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Another UFCW Pension Plan in the Hole

Written by Wanda Pasz Friday, 24 February 2006

In the wake a report about a possible police investigation of the UFCW's Canadian Commercial Workers Industry Pension Plan, yet another solvency-challenged UFCW pension plan has surfaced. A concerned member of the Ontario UFCW Pension Plan has asked the Financial Services Commission of Ontario to investigate.

The full text of the concerned member's letter to the FSCO:

Dear [FSCO]:

I am a member of the Ontario UFCW Pension Plan (0930396) which is registered in Ontario and is under the jurisdiction of the FSCO. In 2004 I was advised by my pension plan's trustees of a change to my pension formula that will result in a drastic reduction in my future pension income - a reduction that will work out to members receiving 70% less in pension income.

The Board of Trustees of my pension plan is controlled by the same union that controls the Canadian Commercial Workers Industry Pension Plan - the United Food and Commercial Workers (UFCW). Indeed, the Board of Trustees of my pension plan is controlled by the same man who until recently controlled the CCWIPP Investment Committee - Cliff Evans.

As you are aware, the CCWIPP has been the subject of a rather lengthy examination by the FSCO. A report of the findings of this examination issued in May 2005 and an addendum issued in December 2005 found widespread violations of the Pension Benefits Act and I understand from recent media reports that the RCMP is considering a criminal investigation. I further understand that CCWIPP has a substantial solvency deficiency and that members' benefits have been reduced as a result of efforts to remedy this deficiency.

The fact that my plan, controlled as it is by the same union and the same man, is in a deficit position with an enormous burden being placed on members has caused me much concern. As a result of that concern, I recently visited the FSCO offices and reviewed a number of files related to the Ontario plan.

I was shocked to learn that this plan, being fully funded in 1999 with a surplus of $961,000.00, had by 2002 developed a solvency deficiency of $2.5 million which has since ballooned to approximately $13 million.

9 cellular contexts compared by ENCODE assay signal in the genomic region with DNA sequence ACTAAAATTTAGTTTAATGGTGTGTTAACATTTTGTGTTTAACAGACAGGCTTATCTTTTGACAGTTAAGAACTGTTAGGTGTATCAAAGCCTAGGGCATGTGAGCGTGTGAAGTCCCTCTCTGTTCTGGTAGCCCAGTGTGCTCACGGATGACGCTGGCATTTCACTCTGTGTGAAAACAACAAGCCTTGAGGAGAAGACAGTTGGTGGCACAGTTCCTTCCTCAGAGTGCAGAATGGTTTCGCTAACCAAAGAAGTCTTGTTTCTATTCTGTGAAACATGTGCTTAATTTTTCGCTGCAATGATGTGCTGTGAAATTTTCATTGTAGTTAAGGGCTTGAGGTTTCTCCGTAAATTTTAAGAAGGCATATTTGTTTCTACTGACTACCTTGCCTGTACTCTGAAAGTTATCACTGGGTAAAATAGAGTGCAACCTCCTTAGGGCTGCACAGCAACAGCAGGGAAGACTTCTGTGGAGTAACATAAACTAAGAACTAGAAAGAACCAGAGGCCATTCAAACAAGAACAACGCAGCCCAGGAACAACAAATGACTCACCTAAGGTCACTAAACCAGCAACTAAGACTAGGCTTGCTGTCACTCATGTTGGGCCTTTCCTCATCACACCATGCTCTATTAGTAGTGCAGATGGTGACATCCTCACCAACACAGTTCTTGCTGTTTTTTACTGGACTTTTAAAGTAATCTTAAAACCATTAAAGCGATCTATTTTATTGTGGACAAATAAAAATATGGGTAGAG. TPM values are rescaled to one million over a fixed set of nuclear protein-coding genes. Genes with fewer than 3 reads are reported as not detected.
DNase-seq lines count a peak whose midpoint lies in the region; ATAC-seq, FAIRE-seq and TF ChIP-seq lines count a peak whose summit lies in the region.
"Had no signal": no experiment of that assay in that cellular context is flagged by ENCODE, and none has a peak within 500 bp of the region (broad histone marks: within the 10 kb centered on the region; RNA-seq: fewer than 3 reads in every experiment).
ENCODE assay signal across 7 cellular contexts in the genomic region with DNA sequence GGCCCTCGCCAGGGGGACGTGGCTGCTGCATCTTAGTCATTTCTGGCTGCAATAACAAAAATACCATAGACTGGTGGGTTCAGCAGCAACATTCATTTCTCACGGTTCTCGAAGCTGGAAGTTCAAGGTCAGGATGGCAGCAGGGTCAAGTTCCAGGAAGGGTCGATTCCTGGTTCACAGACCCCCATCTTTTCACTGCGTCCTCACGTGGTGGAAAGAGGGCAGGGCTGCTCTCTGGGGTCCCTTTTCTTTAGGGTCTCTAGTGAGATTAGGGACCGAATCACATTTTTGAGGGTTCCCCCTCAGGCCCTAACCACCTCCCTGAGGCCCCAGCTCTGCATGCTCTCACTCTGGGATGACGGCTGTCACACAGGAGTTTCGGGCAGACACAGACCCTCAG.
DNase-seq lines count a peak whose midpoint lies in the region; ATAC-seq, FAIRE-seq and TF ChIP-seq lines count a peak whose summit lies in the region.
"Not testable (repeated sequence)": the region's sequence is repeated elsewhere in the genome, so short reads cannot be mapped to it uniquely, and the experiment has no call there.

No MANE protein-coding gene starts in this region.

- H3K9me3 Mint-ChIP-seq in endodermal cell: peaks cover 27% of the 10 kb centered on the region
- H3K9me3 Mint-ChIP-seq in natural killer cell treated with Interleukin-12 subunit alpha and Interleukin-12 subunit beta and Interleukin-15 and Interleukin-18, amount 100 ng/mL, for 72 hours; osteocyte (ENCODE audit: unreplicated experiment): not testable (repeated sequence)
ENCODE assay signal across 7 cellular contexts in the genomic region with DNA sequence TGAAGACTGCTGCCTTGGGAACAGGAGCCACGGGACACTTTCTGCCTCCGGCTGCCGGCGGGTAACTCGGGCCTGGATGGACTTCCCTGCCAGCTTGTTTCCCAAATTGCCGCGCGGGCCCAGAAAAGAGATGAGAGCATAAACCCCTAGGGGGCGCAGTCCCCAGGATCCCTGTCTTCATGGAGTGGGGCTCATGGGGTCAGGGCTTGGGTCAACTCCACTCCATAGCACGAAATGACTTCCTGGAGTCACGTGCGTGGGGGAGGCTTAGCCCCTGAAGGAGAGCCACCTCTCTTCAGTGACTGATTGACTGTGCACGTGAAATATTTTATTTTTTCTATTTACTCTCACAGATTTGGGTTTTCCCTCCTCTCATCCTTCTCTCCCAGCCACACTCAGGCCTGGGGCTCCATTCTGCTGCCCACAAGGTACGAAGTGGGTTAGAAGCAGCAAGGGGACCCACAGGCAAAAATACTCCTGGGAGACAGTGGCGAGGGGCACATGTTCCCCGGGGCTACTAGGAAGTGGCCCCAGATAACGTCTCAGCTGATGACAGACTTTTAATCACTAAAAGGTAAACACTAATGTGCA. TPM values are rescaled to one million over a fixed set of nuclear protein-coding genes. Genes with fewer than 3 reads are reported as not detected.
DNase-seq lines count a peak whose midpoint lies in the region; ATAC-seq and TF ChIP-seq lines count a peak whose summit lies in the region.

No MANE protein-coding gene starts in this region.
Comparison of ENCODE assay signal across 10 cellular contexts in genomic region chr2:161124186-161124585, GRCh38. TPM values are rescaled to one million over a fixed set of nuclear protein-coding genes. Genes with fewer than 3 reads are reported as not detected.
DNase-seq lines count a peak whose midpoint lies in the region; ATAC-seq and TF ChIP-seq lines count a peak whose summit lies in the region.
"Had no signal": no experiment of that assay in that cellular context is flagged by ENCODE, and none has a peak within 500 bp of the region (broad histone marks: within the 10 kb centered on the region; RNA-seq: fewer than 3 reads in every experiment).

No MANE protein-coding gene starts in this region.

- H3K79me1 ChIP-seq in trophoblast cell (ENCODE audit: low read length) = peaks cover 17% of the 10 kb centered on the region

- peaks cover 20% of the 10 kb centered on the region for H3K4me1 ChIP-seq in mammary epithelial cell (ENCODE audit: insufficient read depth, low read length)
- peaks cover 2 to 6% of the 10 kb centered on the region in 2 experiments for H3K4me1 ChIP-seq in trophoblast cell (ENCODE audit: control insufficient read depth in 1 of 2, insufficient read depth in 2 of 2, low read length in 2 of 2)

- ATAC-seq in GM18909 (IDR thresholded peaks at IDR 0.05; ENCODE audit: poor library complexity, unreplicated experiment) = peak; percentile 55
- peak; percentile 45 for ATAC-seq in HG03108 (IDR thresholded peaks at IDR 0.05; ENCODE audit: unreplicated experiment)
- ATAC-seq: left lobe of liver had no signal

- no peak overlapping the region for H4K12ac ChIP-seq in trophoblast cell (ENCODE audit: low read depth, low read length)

This is particularly alarming since other documents on file at your office attest to the fact that during the period of 1999 - 2005, the pension plan's investments had high rates of return (13% in 2002) as well as a growing membership base. Actuarial reports for recent years offer no explanation for this at all. One actually states rather smugly that it's pointless to look at these details. Yet during this period a huge solvency deficiency developed and the plan's transfer ratio plummeted from 1.0 to 0.67.

I want answers.

How did this plan go from a surplus of almost $1 million dollars to a solvency deficit of $13 million dollars in less than five years? What investment decisions led to this catastrophic situation? Which investments caused this to occur and how much pension money was invested?

In addition, I would also like an explanation of the following items:

1. The financial statement for 2001 refers, at page 6, to "an unrealized decrease in fair value" of $1,436,578. I want to know what caused this. What particular investment was involved? What was the "fair value" and what caused the decrease of $1.4 million?

2. The financial statement for 2000 refers, at page 6, to a "realized loss on sale" of $1,756,850. I want to know what caused this. What was sold and why was it sold at a loss? Who was the vendor and who was the purchaser?

3. The changes that have been implemented to member's benefits will have the effect of reducing real pension income by 70%. This is outrageous! I want to know why such an enormous reduction is necessary and how the FSCO would see fit to approve this without conducting an examination of how this plan came to be in such bad shape.

I also noticed that your files, while containing numerous draft financial statements, did not have financial statements predating 1998. You indicated in an earlier message to me that financial statements for the period 1991 - 1996 were missing. I would like to have copies of these statements and believe that as a member I am entitled to these. I request that you obtain copies from the trustees and let me know when they are available. Please explain why a regulatory agency accepts draft documents, unsigned financial statements and why financial statements for a number of years are missing?

Lastly, given the very troubling circumstances of this pension plan and its close connection to the very troubled CCWIPP plan, I am requesting that the FSCO commence an examination of this plan to ascertain whether its trustees have been acting in compliance with the Pension Benefits Act and other relevant legislation.

I look forward to your reply.

[Name withheld]

What's the FSCO going to do? We'll keep you posted.

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